Mind, Character and Personality/Emotional Needs
[See section V, “Life’s energizing force,” and section XI, “Emotional Problems”]
Reason for Existence—God’s law is the law of love. He has surrounded you with beauty to teach you that you are not placed on earth merely to delve for self, to dig and build, to toil and spin, but to make life bright and joyous and beautiful with the love of Christ—like the flowers, to gladden other lives by the ministry of love.—Thoughts from the Mount of Blessing, 97 (1896).
Love Satisfies Inner Need—Love must be the principle of action. Love is the underlying principle of God’s government in heaven and earth, and it must be the foundation of the Christian’s character. This alone can make and keep him steadfast. This alone can enable him to withstand trial and temptation.—Christ’s Object Lessons, 49 (1900).
Cultivate Love—Love for God and love for one another is to be cultivated, for it is as precious as gold. We need now to make the very best representation of the character of pure and undefiled religion, which, both in its nature and its requirements, is the opposite of selfishness. (p.607) Love like that which Christ exemplified is incomparable; it is above gold or silver or precious stones in value. The love that Christ possessed is to be prayed for and sought for. The Christian who possesses it bears a character above all human infirmities.—Lt 335, 1905.
All Need Love—The reason there are so many hard-hearted men and women in our world is that true affection has been regarded as weakness and has been discouraged and repressed. The better part of the nature of persons of this class was perverted and dwarfed in childhood, and unless rays of divine light can melt away their coldness and hardhearted selfishness, the happiness of such is buried forever. If we would have tender hearts, such as Jesus had when He was upon the earth, and sanctified sympathy, such as the angels have for sinful mortals, we must cultivate the sympathies of childhood, which are simplicity itself.—Testimonies for the Church 3:539 (1875).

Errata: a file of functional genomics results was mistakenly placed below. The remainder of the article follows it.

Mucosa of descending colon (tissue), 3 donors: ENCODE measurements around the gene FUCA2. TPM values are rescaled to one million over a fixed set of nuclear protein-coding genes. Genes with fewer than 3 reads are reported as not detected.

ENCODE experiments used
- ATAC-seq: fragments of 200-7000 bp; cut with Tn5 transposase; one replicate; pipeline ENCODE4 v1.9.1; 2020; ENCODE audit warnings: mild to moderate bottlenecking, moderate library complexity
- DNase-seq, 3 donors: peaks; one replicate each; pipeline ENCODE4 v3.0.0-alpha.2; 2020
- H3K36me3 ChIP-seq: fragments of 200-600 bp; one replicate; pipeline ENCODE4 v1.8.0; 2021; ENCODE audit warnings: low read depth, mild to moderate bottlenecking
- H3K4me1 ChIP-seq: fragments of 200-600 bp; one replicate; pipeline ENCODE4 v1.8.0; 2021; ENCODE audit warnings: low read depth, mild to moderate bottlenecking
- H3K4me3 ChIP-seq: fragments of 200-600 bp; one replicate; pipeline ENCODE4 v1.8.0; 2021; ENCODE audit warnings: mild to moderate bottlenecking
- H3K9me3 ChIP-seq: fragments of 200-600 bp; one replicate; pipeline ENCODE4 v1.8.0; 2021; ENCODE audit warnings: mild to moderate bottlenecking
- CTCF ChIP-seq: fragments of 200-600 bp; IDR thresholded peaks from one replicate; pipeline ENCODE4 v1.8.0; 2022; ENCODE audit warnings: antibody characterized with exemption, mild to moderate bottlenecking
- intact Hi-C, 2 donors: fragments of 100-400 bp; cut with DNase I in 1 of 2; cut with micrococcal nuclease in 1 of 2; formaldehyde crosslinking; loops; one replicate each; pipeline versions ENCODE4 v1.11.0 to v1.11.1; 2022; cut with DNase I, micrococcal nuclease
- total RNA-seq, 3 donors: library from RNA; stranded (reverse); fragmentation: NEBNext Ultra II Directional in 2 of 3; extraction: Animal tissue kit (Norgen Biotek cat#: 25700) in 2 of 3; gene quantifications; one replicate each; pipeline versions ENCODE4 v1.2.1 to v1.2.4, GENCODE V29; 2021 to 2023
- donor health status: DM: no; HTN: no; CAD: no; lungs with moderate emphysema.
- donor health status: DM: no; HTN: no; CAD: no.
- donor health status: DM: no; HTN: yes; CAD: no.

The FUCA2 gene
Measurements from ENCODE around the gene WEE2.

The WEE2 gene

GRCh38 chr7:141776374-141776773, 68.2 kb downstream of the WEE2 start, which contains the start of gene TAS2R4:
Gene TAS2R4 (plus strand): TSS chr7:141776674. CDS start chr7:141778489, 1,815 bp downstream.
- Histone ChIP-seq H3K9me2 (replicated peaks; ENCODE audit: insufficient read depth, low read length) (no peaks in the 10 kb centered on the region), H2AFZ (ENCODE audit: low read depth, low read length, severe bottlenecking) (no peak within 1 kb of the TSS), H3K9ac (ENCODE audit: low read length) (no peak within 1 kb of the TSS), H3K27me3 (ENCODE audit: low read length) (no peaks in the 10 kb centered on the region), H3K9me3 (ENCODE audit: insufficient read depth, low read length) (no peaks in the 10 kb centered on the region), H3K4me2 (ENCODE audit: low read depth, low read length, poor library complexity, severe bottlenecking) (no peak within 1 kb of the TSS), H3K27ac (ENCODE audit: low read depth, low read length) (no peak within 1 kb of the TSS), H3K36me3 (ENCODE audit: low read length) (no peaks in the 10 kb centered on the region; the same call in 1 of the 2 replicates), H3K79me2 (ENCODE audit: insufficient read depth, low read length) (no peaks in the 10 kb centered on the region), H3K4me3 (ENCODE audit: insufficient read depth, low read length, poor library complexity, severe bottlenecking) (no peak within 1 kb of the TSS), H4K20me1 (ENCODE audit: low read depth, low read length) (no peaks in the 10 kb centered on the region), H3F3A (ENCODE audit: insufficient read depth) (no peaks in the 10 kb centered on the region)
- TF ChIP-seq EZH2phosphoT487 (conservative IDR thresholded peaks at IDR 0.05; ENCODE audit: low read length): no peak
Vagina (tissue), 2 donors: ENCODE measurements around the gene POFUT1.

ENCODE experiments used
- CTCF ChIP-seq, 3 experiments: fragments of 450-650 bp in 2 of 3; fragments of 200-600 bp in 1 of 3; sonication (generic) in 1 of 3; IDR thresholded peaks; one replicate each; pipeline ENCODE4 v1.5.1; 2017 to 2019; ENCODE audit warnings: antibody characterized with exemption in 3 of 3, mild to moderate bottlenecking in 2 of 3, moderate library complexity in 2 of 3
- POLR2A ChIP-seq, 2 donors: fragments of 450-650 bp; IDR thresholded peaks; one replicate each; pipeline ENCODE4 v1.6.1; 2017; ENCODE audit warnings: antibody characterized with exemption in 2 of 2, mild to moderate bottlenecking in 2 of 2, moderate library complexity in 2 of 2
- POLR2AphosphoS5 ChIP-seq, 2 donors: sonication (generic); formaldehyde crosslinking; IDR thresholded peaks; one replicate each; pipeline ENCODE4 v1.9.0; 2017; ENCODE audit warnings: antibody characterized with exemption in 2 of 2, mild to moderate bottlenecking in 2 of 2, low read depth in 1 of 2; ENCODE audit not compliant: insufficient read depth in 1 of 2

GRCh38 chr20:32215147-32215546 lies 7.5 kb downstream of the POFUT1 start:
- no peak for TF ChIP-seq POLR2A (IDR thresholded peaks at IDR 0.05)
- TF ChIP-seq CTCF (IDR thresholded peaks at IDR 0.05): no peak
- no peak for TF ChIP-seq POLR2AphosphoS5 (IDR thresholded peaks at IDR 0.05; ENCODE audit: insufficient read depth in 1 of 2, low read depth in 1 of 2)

Heart a Wellspring of Love—Neither Brother nor Sister K has an experience in sacrificing for the truth, in being rich in good works, laying up their treasures in heaven. Their sympathy, care, and patience have not been called into exercise by dependent, loving children. They have consulted their own selfish convenience. Their hearts have not been a wellspring sending forth the living streams of tenderness and affection. In blessing others by kindly words of love and acts of mercy and benevolence they would realize a blessing themselves. They have been too narrow in their sphere of usefulness.—Testimonies for the Church 2:649, 650 (1871).
Love of Self Destroys Peace—It is the love of self that destroys our peace. While self is all alive, we stand ready continually to guard it from mortification and insult; but when we are dead, and our life is hid with Christ in God, we shall not take neglects or slights to heart. We shall be deaf to reproach and blind to scorn and (p.608) insult. “Love suffereth long, and is kind; love envieth not; love vaunteth not itself, is not puffed up, doth not behave itself unseemly, seeketh not its own, is not provoked, taketh not account of evil; rejoiceth not in unrighteousness, but rejoiceth with the truth; beareth all things, believeth all things, hopeth all things, endureth all things. Love never faileth” (1 Corinthians 13:4-8, RV).—Thoughts from the Mount of Blessing, 16 (1896).